Are you more into castles? How about a visit to Odawa Castle by the coast of the town Odawara not far from Hakone. If we stay in the historical corner, you can experience the Old Tokaido and Hakone Checkpoint, which used to be a checkpoint of traffic between Tōkyō and Kyōto in the 17th century. The checkpoint has been reconstructed, and you can walk some of the way of the old path around Hakone. There is both wellness and history in wonderful Hakone.

hakone, sulfur, hot springs, japan, travel

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5. Yokohama

The port city Yokohama has in recent years almost become a part of Tōkyō with its more than 3.5 million citizens in the city itself. About 30 minutes from Tōkyō you'll find a popular getaway with a European port area, which like the city Kōbe was one of the first ports to open for foreign traders in the last part of the 1800's. 

By the new city centre by the harbour, Minato Mirai, you'll find the Landmark Tower and the amusement park Cosmo World with its giant ferris wheel. It's free to walk around but costs money to try the rides. By the harbour, you can also see the pensioned ship Nippon Maru or go to the Yokohama Port Museum to learn more about the maritime world. There is a few malls in the area here as well, and if you walk all the way out to the big harbour island, you'll reach the old red brick warehouses that were previously used for storing goods. Now, the warehouses are used by independent shop owners will small stalls inside.

On the same harbour island you'll find a fun attraction for the whole family - the Cup Noodles Museum. Learn about the history of the cup noodle, try different types of noodles from other Asian countries at the Noodles Bazar Food Court or design your very own cup noodle. A very fun museum! If you haven't had enough noodles for the day, I recommend visiting Shin-Yokohama Ramen Museum, which is an indoor retro museum constructed like a town. You'll feel like you've stepped out of a time machine into the 1950's Japan, where you can buy traditional Japanese sweets and try different types of ramen. A nostalgic, fun paradise for any ramen lover!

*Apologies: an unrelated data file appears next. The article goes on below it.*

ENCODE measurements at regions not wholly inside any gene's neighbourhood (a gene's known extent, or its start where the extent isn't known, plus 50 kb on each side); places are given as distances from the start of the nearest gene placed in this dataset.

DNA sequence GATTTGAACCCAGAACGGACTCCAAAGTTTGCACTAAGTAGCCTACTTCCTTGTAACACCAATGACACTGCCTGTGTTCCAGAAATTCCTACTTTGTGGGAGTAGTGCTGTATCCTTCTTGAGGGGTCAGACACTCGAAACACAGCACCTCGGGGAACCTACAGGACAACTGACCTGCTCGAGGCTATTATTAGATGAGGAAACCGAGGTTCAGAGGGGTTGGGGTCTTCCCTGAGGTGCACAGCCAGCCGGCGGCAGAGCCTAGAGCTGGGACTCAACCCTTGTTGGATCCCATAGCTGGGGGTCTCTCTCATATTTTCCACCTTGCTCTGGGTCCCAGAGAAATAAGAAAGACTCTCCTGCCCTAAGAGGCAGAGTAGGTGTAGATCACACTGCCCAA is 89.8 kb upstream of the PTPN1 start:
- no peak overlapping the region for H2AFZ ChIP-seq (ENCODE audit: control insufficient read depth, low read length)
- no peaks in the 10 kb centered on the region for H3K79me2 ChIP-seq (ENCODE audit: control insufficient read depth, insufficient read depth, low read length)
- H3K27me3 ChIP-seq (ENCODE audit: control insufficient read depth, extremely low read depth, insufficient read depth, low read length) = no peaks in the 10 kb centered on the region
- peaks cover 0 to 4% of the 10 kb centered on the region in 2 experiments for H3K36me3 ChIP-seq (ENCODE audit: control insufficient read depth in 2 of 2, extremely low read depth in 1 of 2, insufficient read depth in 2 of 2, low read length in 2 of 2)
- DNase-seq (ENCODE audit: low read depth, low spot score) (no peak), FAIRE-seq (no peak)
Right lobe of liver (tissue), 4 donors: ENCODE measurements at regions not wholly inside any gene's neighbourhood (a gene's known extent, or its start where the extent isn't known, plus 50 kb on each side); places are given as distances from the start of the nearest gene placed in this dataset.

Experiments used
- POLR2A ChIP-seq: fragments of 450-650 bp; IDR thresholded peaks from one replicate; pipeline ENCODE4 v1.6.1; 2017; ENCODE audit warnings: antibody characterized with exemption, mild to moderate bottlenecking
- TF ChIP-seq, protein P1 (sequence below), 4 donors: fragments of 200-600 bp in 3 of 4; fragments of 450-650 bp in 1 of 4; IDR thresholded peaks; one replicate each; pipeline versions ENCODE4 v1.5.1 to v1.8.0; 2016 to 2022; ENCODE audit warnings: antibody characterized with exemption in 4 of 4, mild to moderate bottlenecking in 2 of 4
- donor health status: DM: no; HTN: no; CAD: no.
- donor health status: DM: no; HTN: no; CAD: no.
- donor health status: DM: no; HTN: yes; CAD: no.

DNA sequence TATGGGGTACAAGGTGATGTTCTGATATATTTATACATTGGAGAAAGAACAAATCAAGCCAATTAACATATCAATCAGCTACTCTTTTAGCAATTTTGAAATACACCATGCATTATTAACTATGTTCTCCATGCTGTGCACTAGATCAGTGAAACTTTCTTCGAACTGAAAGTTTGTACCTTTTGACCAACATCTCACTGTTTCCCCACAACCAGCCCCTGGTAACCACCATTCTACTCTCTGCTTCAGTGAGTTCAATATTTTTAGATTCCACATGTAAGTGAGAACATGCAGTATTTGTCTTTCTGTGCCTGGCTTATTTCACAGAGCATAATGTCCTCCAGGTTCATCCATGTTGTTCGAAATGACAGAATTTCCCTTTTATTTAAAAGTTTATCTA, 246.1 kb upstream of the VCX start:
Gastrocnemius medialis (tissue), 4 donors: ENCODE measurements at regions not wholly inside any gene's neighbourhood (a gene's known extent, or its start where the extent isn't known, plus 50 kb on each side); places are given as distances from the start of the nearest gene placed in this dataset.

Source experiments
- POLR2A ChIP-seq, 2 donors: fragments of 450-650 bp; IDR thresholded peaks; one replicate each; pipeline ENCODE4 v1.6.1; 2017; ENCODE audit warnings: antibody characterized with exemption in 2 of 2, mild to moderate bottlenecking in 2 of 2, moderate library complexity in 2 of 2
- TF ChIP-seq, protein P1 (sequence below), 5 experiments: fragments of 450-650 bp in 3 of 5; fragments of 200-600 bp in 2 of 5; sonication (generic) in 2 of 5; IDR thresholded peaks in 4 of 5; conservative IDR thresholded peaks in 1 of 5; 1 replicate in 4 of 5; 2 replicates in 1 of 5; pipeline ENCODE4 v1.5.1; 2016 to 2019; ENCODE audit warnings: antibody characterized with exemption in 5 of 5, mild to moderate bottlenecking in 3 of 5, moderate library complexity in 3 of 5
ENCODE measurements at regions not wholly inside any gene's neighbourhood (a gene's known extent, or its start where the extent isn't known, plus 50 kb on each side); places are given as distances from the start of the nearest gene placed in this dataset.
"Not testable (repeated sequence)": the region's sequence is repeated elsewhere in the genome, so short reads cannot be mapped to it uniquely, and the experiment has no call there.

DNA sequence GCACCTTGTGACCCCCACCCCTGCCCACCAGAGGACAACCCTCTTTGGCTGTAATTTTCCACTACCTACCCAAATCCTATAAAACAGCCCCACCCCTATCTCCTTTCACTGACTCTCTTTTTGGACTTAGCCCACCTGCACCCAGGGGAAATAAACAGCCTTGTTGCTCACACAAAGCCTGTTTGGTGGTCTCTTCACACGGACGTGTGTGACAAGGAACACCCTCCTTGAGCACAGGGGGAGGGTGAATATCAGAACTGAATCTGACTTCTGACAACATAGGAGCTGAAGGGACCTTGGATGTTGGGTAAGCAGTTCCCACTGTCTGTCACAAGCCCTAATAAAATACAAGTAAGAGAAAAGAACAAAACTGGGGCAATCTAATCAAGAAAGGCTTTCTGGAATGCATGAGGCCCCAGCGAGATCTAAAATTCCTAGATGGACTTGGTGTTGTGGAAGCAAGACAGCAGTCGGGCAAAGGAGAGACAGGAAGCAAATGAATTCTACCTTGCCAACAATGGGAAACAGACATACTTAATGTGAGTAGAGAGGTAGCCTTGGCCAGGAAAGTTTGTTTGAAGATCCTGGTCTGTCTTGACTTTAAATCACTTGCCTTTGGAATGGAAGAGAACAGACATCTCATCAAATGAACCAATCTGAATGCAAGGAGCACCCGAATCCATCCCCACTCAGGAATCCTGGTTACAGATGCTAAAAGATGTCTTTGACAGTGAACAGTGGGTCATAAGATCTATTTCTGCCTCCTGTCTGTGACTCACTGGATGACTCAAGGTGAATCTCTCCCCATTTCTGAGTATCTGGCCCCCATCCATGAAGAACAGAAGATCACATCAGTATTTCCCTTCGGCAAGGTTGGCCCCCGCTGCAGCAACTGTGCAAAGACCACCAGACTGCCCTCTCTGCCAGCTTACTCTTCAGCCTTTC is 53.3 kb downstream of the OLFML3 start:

You can see Yokohama from above at the Sky Garden Observatory for 1000¥ (around 9 USD). There is quite a lot of museums and Sankeien Garden, a traditional Japanese garden with lakes and flowing water. Yokohama also has the biggest of Japan's three Chinatowns with the colourful temple Kanteibyo in the middle of the district. There's lots to see and do in the modern Japanese city.

yokohama, sunrise, japan, tokyo

cup noodles museum, japan, yokohama


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There you go! A few ideas for what do do in other cities and towns not far away from Tōkyō. Do you have some really good sightseeing spots, that you think should be on the list too? Please let us know what in the comments below, so that we can share our travel experiences. See you, mata ne!

Related: The ultimate guide to Tōkyō.

Merete Vangsgaard